As Sam Sees It: Why Investors Should Not Have Gone Away in May

Sam Stovall |

Each week, we tap the insight of Sam Stovall, Chief Equity Strategist for S&P Capital IQ, for his perspective on the current market.

EQ: The markets seemed to be chugging along just fine up until Wednesday, when Fed Chair Yellen testified in front of Congress. Apparently, news that December was a “live possibility” gave investors pause. What are your thoughts on the market’s reaction?

Stovall: The S&P 500 has risen nearly 13% since the late-August low and more than 8% since the beginning of October. So the market has done very well, and I think it was in need of a rest. As a result, Fed Chair Yellen’s comments gave the market reason to pause, but the Fed has been talking about raising rates for so long that it really should come as no surprise to any investor. I don’t really view it as a game-changing interview that she gave. I just think the market is going through a much-needed digestion of recent gains.

EQ: November also marks the end of the “Sell in May” period. You looked at that in this week’s Sector Watch report, and also on the performance of the rotation strategy that suggests investors not sell out completely, but rather move into defensive areas. How did this strategy perform versus the broader market?

Stovall: The strategy basically takes the old saying of, “sell in May and go away,” and advises with a bit of alteration. I suggest that investors should rotate and not retreat. In other words, don’t sell out and go into cash, but rather rotate into the defensive Consumer Staples and Health Care sectors from May through October. By doing that, investors would have added about 4 percentage points per year to the S&P 500’s return, and would have done so with lower volatility going back to 1990.

This year, the technique worked as evidenced by the S&P 500 being down 0.3% from April 30 through October 30 while the two defensive sectors were up an average of 1.4%. So rotate, don’t retreat worked again.

EQ: That’s especially impressive considering that Health Care dealt with its own issues in the biotech space. Were you surprised that this group held up so well during this period?

Stovall: I think it probably ended up offering a lower return than it would had we not heard presidential candidate Clinton talk about what she would do to the Health Care industry in general and the biotech companies in particular. But I feel that because the Health Care group is expected to show very strong earnings in 2016, and biotech is also expected to do quite well, that the price appreciation that we’ve seen over the last several years has been earned. It’s been earned through actual increases in revenues and earnings, and it’s not just based on expectations of improvements down the road.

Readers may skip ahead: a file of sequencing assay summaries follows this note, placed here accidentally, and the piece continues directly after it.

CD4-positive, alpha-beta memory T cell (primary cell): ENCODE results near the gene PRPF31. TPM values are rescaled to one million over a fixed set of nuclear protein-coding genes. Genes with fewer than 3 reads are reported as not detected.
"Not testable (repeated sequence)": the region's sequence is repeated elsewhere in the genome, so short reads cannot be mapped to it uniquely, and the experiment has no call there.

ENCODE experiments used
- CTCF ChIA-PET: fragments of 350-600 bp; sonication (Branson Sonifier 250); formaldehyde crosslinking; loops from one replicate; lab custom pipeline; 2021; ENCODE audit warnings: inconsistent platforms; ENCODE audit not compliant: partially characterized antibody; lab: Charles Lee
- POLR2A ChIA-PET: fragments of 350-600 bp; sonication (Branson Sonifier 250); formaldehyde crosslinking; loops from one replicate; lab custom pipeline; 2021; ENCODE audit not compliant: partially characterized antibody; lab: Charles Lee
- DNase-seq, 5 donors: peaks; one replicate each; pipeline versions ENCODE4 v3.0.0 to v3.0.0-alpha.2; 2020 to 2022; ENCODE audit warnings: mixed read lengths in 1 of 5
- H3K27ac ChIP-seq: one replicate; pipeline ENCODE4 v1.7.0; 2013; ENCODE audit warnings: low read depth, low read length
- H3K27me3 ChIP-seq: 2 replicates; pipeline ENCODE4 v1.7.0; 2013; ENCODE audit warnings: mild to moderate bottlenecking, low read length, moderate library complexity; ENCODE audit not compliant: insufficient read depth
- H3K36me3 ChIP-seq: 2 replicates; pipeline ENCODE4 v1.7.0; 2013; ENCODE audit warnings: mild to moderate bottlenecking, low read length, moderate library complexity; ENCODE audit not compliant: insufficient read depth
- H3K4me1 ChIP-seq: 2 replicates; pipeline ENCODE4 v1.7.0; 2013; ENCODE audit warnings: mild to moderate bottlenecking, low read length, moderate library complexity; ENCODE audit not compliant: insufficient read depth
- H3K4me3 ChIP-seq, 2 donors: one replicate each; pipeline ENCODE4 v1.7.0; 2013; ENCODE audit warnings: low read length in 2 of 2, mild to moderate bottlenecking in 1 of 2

EQ: We are now entering the best six months period. How has the market performed during this period?

Stovall: Historically, the November through April period for the S&P 500 was up about 6.7% going back to World War II as compared to a less than 1.5% for the May through October period. Usually, we see very good price appreciation, primarily as a result of capital inflows early in every new year. Pension funds put money to work, bonuses get paid out, which helps to maximize 401k contributions. You also have to fund your IRA by April 15, and if you’re going to get tax money back from Uncle Sam, traditionally you file early.

So I see that as a likelihood this year as well. Frequently, the November through April period outperforms the subsequent May through October period by more than 70 percent of the time. It implies that you could either be in the S&P 500 in that six-month period rather in cash or in the defensive sectors, or you could rotate into the cyclical sectors of Consumer Discretionary, Industrials, and Materials.

EQ: If investors were to have applied this cyclical sector rotation strategy for the best six months, what kind of historical performance would they have seen?

Stovall: Going back to 1995, using a 12-month rotation strategy would have increased the S&P 500’s more normal 7% compound rate of growth to a more than 13% compound growth rate with slightly lower volatility. Of course, there’s no guarantee that this will work again in the future, but I think with so few people willing to invest based on a nursery rhyme—as they call it—it’s probably not going to be arbitraged away anytime soon.

EQ: What are the ETFs that investors can use to implement strategy?

Stovall: Well, this strategy has worked quite nicely so what they can do is look for ETFs that mimic the sectors within the S&P 500. If they only wanted to rotate in six of the 12 months of the year, they could be in SPY from Nov. 1 through April 30, and then split the money into Consumer Staples Select Sector SPDR ETF (XLP) and Health Care Select Sector SPDR ETF (XLV).

If they want to rotate for all 12 months of the year as opposed to being in SPY, they can divide their money three ways into Consumer Discretionary Select Sector SPDR ETF (XLY), Industrial Select Sector SPDR ETF (XLI), and Materials Select Sector SPDR ETF (XLB) from November through April and then rotate into XLP and XLV for the summertime months.

For more from S&P Capital IQ, be sure to visit www.getmarketscope.com.

DISCLOSURE: The views and opinions expressed in this article are those of the authors, and do not represent the views of equities.com. Readers should not consider statements made by the author as formal recommendations and should consult their financial advisor before making any investment decisions. To read our full disclosure, please go to: http://www.equities.com/disclaimer

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